On Rootsweb in 2010, a RickyC noted that Liverpool Docks relaxed the link between the lighthouse and the boat in 1822 to allow Joseph Bennett to relinquish one role whilst retaining the other (but we’ve not found the reference/article/book for that assertion – any help there would be greatly appreciated) and in both Jeff Morris’s and Peter Fitzgerald’s books they say the link between lighthouse keeper and lifeboat master had broken down by 1825 (I can’t find this reference either), which would all appear to work in William’s favour but with no corroboration. Furthermore William had been under Joseph on the boat since 1813 and under him at the lighthouse since 1819, again all positives in William’s favour.
We think that others at the lighthouse – James Lee senior was too old (had to ask to retire at 83) and James Lee junior didn’t start at the lighthouse till 1836 – neither of which show in Joseph Bennett’s crew lists anyway. John Smith Jnr is shown as aged 43 as keeper of the lower light in 1814 but again he doesn’t show in the crew lists for that period.
Equally we now know that Bernard Sherwood was lifeboat superintendent (a supervisory role, because we can see his replacement with the same job title who we know wasn’t a Master of the Boat) between 1828 & 1864 (when he was replaced by Henry Bird). From an 1864 Morris’s Cheshire directory, we know we’re still looking for the job title of master of the lifeboat, because George Davies is listed as such).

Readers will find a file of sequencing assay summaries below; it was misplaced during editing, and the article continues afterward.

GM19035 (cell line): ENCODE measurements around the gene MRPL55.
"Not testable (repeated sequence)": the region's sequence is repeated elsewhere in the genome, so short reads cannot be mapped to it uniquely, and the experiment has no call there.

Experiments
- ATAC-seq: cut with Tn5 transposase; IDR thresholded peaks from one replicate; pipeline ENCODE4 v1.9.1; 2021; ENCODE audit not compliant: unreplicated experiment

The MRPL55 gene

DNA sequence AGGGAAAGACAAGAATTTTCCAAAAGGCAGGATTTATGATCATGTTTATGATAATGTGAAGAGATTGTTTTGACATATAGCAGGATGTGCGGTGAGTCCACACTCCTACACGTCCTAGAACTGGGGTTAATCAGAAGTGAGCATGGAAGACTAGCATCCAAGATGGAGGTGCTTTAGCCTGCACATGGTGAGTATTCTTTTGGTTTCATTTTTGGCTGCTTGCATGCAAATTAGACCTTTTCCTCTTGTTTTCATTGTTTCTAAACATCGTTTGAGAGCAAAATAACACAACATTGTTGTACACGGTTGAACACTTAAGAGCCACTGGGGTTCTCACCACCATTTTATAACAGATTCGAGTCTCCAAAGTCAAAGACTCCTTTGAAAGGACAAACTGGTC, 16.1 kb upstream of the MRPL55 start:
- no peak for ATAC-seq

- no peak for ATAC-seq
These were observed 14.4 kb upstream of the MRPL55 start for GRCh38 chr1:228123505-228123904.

Bernard Sherwood’s main role was with the customs as a tide surveyor, and we know those who held customs roles weren’t allowed to take other paid roles when working for the revenue for obvious reasons (Liverpool Mail, 1845) when he’s awarded a gratuity of 25 guineas, his first since 1837. He lived in 5 Sea View and he wrote a memorandum book which is in Leasowe lighthouse archives according to John and Diane Robinson’s rather excellent Lighthouses of Liverpool Bay, but try as we might we haven’t been able to track that down as yet – again any help here would be appreciated. He might make reference to the boat crew of the time in the memo book as there are references to his fighting for remuneration for the crew in the Lighthouses of Liverpool Bay.
Unfortunately Hoylake lifeboat’s earliest records were held at the Port of Liverpool building (along with several other stations) and were destroyed by a bomb in 1941, so tracking relevant information down has proved difficult. In addition this period was pre Mersey Docks and Harbour Board (formed in 1858) so contemporaneous records are incomplete and I haven’t been able to find anything other than pay sheets at either the Maritime Museum or Liverpool central library. My next steps are to read the dock committee meeting minutes but that’ll need some considerable tone devoted to it.
I have attacked both the 1841 & 1851 censuses plus all lifeboat and lighthouse texts in recent years. I see references to both men and their lighthouse roles but nothing solid for the lifeboat. Up until 1858, the lighthouses and lifeboats were governed by the city of Liverpool. I’ve also contacted the Liverpool Athenaeum but without success currently to see if their extensive library might help.
We’ve read an absolute plethora of reports of lifeboat shouts of the period but frustratingly no references to the master of the Hoylake boat.
We’d like to throw this open to the community in the hope that individual family records or ancestry research might have discovered something relevant, as we’d all very much like to see the missing person take their place on our history boards.
Any help or suggestions gratefully received.